All in all it has to be said that Chinese traits are very complex and it is impossible to understand all of them. The best any expat can do is ‘watch, listen and learn’.

 

Contribute

We value input from our readers. If you spot an error on this page or have any suggestions, please let us know.

 

Moving to China

If you are considering moving to China or are soon to depart, you can find helpful information and advice in the Expat Briefing dedicated Chinese section including; details of immigration and visas, Chinese forums, Chinese event listings and service providers in China.

picture1 Read More

Living in China

From your safety to shoppingliving in China can yield great benefits as well as occasional drawbacks.  Find your feet and stay abreast of the latest developments affecting expats in China with relevant news and up-to-date information.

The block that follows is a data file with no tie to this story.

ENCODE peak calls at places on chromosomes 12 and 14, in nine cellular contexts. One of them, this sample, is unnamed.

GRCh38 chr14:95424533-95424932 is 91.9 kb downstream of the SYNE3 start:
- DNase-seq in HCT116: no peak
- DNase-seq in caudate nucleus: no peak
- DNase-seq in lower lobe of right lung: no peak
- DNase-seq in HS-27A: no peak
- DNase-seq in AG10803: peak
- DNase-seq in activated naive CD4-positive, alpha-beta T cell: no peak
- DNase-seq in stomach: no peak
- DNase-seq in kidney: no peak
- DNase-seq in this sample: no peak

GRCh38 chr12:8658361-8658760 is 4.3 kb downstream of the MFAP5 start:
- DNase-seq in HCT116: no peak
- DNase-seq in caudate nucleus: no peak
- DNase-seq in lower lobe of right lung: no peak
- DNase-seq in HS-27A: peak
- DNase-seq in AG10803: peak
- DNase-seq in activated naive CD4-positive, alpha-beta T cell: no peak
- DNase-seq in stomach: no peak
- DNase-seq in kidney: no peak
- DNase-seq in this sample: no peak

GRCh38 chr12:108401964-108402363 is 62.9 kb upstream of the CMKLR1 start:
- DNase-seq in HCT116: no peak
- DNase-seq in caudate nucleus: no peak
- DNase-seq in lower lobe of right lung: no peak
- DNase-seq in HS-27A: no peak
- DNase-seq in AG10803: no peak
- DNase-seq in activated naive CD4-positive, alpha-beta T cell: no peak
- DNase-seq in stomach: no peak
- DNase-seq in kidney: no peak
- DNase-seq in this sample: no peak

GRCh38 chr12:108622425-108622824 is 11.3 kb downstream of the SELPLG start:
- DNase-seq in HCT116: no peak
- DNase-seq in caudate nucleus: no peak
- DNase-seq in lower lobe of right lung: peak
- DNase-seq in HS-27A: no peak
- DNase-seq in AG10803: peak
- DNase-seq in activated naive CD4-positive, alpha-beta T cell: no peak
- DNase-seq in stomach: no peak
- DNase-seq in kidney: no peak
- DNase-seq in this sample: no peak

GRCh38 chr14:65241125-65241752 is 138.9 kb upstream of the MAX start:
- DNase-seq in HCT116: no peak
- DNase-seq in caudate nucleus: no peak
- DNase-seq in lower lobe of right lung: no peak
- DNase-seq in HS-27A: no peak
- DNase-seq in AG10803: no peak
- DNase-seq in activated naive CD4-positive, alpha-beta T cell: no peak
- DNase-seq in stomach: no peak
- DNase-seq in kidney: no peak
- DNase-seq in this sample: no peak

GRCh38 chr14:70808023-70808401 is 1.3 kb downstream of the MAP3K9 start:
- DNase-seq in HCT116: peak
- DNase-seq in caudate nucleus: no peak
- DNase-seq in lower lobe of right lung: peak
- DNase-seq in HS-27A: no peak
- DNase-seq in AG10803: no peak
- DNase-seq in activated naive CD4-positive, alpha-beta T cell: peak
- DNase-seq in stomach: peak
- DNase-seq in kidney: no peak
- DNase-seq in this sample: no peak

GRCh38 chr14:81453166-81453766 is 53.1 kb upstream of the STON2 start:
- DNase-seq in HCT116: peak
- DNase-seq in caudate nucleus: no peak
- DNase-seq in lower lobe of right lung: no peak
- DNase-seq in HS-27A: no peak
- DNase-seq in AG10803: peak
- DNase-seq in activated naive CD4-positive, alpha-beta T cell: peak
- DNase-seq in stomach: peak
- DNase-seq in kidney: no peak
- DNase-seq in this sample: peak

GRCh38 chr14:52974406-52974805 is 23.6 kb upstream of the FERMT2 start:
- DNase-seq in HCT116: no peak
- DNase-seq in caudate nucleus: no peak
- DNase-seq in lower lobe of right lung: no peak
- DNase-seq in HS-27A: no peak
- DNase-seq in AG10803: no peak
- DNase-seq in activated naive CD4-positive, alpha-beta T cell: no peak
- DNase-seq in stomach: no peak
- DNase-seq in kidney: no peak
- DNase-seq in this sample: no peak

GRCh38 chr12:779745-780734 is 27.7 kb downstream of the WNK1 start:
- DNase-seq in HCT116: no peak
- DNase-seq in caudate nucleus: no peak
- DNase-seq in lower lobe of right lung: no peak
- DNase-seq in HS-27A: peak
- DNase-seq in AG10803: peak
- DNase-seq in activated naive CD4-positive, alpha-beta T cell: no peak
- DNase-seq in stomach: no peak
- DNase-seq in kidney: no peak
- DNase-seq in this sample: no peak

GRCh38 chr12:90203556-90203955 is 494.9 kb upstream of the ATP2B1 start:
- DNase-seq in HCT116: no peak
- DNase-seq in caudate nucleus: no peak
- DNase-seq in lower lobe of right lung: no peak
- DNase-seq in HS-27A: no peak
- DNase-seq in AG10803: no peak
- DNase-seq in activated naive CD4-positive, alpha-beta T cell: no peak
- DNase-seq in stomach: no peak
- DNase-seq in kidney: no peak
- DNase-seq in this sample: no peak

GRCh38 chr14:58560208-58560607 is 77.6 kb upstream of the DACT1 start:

picture1 Read More

Working in China

Working in China can be rewarding as well as stressful, if you don't plan ahead and fulfill any legal requirements. Find out about visas and passports, owning and operating a company in China, and general Chinese culture of the labour market.

picture1 Read More


 
 
 
 

Information

About | Useful Links | Global Media Partners | Media | Advertising And Sales | Banners And Widgets | Glossary | RSS | Privacy & Cookies | Terms And Conditions | Editorial Policy | Refer To A Friend | Newsletters | Contact | Site Map

Important Notice: Wolters Kluwer TAA Limited has taken reasonable care in sourcing and presenting the information contained on this site, but accepts no responsibility for any financial or other loss or damage that may result from its use. In particular, users of the site are advised to take appropriate professional advice before committing themselves to involvement in offshore jurisdictions, offshore trusts or offshore investments. © Wolters Kluwer TAA Ltd 2017. All rights reserved.

The Expat Briefing brand is owned and operated by Wolters Kluwer TAA Limited.